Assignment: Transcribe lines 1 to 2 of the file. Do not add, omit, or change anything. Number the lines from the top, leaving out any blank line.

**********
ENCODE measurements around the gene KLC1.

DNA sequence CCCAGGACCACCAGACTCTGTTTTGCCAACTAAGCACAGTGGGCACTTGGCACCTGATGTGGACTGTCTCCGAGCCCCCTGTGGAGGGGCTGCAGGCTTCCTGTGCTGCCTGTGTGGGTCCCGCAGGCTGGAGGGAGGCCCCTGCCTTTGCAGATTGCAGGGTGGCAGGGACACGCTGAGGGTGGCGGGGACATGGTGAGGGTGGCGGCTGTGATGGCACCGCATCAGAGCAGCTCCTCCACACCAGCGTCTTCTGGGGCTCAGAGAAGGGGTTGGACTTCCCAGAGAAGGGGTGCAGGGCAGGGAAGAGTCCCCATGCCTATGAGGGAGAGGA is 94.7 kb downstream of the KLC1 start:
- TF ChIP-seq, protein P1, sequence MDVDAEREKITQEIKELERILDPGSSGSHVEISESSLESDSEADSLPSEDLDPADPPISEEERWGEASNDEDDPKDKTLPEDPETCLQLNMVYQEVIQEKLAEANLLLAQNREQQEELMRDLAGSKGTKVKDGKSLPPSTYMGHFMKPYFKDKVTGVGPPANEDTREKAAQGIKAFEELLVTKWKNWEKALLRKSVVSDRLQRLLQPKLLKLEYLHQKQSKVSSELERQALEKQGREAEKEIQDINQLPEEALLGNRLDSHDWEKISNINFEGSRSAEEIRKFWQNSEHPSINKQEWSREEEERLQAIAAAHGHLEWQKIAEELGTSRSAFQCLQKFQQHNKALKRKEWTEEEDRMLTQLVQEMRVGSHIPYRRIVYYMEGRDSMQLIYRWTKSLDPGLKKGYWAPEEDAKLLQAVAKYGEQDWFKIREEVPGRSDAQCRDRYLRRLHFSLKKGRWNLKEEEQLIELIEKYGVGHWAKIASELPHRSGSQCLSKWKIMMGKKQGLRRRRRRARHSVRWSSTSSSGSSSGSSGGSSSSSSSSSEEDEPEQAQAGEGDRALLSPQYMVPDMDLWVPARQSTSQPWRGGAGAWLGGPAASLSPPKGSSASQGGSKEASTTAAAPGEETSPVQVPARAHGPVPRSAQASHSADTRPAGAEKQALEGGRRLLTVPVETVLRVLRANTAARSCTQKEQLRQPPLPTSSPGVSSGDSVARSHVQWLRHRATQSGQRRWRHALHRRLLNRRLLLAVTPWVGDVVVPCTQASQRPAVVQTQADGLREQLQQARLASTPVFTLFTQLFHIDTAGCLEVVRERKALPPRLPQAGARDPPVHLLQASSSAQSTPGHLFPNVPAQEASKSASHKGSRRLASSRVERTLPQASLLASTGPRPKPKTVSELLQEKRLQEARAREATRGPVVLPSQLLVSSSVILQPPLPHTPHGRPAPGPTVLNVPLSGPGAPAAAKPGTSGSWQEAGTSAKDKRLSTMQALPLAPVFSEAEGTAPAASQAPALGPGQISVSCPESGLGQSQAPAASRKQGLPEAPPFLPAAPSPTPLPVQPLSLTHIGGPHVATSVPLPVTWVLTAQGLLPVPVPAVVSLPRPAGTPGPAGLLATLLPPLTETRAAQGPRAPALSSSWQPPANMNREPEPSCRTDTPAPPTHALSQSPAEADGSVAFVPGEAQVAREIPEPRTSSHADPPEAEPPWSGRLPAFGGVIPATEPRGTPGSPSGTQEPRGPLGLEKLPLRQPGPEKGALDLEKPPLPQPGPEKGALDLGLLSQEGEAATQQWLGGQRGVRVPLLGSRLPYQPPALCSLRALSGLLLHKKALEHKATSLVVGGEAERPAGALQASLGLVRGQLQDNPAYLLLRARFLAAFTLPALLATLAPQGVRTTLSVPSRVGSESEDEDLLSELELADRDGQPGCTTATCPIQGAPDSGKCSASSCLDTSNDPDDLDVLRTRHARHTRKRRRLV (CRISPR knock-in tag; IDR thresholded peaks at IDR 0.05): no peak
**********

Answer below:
ENCODE measurements around the gene KLC1.

DNA sequence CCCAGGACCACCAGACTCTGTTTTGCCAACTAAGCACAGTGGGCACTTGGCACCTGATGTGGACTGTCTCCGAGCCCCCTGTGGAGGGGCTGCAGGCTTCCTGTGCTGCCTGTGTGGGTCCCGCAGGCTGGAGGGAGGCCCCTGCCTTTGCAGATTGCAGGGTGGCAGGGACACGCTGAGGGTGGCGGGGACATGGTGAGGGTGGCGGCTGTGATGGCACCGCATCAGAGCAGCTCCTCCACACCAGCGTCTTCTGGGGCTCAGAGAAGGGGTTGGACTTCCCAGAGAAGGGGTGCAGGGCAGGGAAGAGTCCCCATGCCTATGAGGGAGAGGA is 94.7 kb downstream of the KLC1 start: